Time was when chip makers’ processor evaluation boards were well beyond the reach of ordinary mortals. That didn’t matter, of course: ordinary mortals weren’t interested in small, nude motherboards designed to help designers of embedded systems judge a microprocessor’s suitability for the application they were working on.
Then, in rapid succession, came Arduino, Beagleboard and Raspberry Pi, and suddenly wee, bare and now cheap motherboards were all the rage. Arduino emerged as a great low-cost controller for hobby electronics. The Pi has the loftier goal of teaching the world to code. Despite its size, it’s more sophisticated than the Arduino: a desktop computer, essentially. The Beagleboard’s successor, the Beaglebone, sits between the two.
One interesting thing about the Pi and the Beagles is that they’re essentially old-style evaluation boards, for Broadcom and Texas Instruments chips, respectively. And here comes another: MIPS’ Creator CI20. MIPS, once a popular maker of Risc CPUs for Unix workstations, is now a subsidiary of Imagination Technologies. Just as Imagination founded Pure to make digital radios to show off Imagination’s DAB chips, here’s the CI20 to show off MIPS processor tech and Imagination’s PowerVR GPU.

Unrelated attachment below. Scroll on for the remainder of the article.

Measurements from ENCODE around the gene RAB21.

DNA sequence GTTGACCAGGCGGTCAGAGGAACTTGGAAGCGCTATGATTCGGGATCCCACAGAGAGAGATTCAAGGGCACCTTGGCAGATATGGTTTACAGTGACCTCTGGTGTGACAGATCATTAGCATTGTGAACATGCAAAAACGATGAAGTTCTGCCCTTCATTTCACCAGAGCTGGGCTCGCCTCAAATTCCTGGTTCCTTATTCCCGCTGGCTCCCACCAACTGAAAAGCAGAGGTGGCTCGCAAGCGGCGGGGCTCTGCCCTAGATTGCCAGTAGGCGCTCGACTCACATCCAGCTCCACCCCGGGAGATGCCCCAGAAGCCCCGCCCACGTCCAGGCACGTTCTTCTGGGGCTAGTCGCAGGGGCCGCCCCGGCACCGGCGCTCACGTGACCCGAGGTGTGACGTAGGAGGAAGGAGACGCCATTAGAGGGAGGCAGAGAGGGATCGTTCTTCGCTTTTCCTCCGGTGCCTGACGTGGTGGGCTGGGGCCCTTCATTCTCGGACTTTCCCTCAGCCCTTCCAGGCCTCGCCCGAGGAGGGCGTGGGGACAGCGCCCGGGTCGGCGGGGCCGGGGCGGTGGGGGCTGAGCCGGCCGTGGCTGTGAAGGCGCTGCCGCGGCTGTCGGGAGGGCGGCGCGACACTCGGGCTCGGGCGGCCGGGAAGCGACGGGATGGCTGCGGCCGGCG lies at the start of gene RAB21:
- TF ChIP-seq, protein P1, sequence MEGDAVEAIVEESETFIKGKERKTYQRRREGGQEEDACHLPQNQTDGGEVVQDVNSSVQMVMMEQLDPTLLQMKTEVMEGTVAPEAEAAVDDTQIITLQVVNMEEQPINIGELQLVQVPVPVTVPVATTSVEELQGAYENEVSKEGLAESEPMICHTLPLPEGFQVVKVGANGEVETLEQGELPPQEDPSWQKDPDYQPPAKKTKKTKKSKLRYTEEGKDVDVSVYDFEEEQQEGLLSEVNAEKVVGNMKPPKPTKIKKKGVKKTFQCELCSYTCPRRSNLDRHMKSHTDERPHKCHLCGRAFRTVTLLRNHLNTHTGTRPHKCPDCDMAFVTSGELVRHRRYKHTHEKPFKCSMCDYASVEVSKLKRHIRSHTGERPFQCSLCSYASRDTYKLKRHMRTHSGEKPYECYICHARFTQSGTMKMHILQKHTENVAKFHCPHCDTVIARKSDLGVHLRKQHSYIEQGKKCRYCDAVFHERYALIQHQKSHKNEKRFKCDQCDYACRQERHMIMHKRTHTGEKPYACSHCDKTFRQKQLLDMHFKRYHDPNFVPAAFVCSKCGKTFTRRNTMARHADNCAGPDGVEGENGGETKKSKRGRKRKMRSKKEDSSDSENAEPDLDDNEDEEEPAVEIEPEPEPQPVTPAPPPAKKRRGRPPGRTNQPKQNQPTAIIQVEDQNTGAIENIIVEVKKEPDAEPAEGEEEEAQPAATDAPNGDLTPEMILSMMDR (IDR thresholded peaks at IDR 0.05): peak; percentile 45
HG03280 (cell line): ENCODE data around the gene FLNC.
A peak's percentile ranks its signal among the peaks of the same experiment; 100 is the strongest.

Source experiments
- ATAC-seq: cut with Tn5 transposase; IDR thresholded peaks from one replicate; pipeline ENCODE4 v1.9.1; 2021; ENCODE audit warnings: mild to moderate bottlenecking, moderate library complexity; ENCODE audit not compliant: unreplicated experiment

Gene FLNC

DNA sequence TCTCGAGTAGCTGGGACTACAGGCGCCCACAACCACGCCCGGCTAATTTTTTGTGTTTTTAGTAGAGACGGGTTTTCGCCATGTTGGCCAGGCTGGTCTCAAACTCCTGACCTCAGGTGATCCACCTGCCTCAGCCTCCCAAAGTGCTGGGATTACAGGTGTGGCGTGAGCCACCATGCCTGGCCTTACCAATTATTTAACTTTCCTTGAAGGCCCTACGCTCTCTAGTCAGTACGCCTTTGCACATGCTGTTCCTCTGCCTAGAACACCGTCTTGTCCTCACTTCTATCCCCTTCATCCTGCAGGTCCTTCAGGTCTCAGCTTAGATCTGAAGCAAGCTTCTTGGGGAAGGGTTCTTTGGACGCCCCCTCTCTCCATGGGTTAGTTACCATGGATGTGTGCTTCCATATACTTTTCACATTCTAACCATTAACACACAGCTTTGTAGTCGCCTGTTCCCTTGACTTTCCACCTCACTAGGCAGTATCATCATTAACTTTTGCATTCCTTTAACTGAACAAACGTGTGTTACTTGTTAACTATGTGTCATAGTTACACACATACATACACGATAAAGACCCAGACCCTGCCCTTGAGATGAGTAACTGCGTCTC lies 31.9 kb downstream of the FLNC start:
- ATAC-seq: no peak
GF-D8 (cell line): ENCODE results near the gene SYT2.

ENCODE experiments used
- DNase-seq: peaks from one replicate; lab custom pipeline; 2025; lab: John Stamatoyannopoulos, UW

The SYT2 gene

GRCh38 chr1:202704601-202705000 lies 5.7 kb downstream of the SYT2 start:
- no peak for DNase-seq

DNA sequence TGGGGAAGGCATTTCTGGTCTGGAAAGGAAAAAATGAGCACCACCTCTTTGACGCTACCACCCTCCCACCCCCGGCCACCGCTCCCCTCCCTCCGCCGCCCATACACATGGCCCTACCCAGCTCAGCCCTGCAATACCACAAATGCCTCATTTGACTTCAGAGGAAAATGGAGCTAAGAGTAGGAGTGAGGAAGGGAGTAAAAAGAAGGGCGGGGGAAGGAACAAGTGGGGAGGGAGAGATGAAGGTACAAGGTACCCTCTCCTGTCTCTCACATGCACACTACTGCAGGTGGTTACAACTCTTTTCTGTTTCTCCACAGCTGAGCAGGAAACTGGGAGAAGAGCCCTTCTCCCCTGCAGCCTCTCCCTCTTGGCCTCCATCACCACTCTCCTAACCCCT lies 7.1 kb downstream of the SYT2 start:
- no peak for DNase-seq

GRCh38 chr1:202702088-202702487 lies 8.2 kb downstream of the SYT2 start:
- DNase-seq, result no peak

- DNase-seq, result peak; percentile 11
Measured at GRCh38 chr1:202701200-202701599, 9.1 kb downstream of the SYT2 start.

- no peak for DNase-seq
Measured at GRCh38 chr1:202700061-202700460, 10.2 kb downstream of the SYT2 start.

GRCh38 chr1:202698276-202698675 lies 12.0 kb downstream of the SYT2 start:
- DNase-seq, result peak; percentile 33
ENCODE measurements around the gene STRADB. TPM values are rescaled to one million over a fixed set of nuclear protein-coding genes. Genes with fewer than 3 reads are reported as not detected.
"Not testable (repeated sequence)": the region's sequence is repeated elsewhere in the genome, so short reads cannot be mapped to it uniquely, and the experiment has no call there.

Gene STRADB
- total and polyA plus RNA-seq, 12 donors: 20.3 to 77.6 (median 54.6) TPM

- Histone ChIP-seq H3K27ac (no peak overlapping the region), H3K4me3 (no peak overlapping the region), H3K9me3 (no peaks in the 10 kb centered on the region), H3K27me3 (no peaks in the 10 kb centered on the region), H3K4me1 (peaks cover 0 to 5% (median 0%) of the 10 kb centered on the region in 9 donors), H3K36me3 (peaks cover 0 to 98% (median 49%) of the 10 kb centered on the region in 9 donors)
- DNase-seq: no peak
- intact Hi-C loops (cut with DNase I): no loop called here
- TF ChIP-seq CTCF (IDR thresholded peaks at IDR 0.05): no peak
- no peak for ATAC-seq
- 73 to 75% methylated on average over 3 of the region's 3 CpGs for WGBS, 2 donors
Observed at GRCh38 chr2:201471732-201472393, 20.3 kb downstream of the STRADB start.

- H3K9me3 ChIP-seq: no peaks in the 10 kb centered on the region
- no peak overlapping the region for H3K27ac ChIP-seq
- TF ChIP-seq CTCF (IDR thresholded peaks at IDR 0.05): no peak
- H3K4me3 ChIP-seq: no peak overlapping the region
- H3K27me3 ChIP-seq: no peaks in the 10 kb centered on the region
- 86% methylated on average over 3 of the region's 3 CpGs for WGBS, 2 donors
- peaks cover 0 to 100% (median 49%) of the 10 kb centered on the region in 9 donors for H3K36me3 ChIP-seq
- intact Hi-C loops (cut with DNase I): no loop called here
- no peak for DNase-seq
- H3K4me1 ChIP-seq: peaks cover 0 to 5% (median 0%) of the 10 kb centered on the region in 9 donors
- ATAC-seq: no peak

Unix workstations having been out-evolved by Intel chippery, MIPS today has its gaze fixed on the embedded world, where it competes with ARM instead. It has had some success: Imagination will happily tell you that MIPS chips can be found in three billion-odd devices. The problem is, they’re not the sexy ones. While ARM is in smartphones and tablets, you’re more likel to find a MIPS chip in a home wireless router or a bit of telecoms infrastructure. Important for sure, but not something to wow ‘the kids’.
Which is where the CI20 comes in. If World+Dog expects evaluation boards to be as cheap as the Raspberry Pi, then here’s a low-cost MIPS-based board. Professionals assessing the MIPS-based Ingenic JZ4780 SoC for a new set-top box or carrier-grade networking box would buy one anyway, but at £50 the CI20 is now an alternative to the like of Pi and might just start winning for MIPS a fresh audience of enthusiastic youngsters.
So, as a techie keen to get closer to the metal, should you consider this figment of Imagination? On paper, the CI20 is an intriguing prospect. The China-made JZ4780 contains a pair of 1.2GHz 32-bit MIPS cores and a PowerVR SGX540 – by no means a feeble GPU. The board has 1GB of DDR-3 RAM and 8GB of Flash storage with an full-size SD Card slot if you need more. Having only two full-size USB (2.0) ports may seem ungenerous, but it’s enough for a keyboard and mouse. WiFi and Bluetooth are built in, so you won’t be adding dongles for wireless connectivity. There’s an RJ45 jack for 10/100Mbps Ethernet.